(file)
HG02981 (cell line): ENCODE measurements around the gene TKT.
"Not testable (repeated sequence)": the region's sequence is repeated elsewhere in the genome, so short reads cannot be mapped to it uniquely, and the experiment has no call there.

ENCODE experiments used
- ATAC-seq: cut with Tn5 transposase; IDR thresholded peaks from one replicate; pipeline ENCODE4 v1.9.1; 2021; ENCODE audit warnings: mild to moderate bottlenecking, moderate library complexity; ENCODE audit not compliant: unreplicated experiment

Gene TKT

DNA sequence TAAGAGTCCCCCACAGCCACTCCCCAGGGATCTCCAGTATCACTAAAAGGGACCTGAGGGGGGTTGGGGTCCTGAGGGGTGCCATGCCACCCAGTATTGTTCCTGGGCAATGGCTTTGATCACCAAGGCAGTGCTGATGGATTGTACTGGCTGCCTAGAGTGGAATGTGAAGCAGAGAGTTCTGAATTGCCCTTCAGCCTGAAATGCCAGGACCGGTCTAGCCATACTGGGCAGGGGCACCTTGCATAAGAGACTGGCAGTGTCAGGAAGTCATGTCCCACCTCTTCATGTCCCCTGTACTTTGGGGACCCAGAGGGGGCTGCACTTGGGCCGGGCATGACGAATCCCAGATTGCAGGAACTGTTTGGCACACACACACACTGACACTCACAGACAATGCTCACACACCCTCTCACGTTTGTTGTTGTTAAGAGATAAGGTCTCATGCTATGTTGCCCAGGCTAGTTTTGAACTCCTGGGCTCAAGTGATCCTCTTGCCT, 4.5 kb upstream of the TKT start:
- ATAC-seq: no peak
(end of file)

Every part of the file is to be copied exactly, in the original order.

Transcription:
HG02981 (cell line): ENCODE measurements around the gene TKT.
"Not testable (repeated sequence)": the region's sequence is repeated elsewhere in the genome, so short reads cannot be mapped to it uniquely, and the experiment has no call there.

ENCODE experiments used
- ATAC-seq: cut with Tn5 transposase; IDR thresholded peaks from one replicate; pipeline ENCODE4 v1.9.1; 2021; ENCODE audit warnings: mild to moderate bottlenecking, moderate library complexity; ENCODE audit not compliant: unreplicated experiment

Gene TKT

DNA sequence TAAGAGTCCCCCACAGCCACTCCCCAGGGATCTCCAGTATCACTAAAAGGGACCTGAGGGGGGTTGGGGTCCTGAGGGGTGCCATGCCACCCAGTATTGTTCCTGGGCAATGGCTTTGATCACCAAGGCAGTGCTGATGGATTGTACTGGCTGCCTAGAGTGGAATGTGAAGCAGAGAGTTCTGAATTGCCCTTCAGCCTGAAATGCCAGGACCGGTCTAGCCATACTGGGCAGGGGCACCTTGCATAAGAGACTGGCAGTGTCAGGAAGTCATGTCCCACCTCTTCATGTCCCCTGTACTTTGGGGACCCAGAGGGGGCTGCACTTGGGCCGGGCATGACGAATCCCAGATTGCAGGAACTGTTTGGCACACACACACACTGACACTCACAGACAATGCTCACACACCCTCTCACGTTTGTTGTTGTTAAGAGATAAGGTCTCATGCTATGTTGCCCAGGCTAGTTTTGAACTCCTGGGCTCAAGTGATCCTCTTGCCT, 4.5 kb upstream of the TKT start:
- ATAC-seq: no peak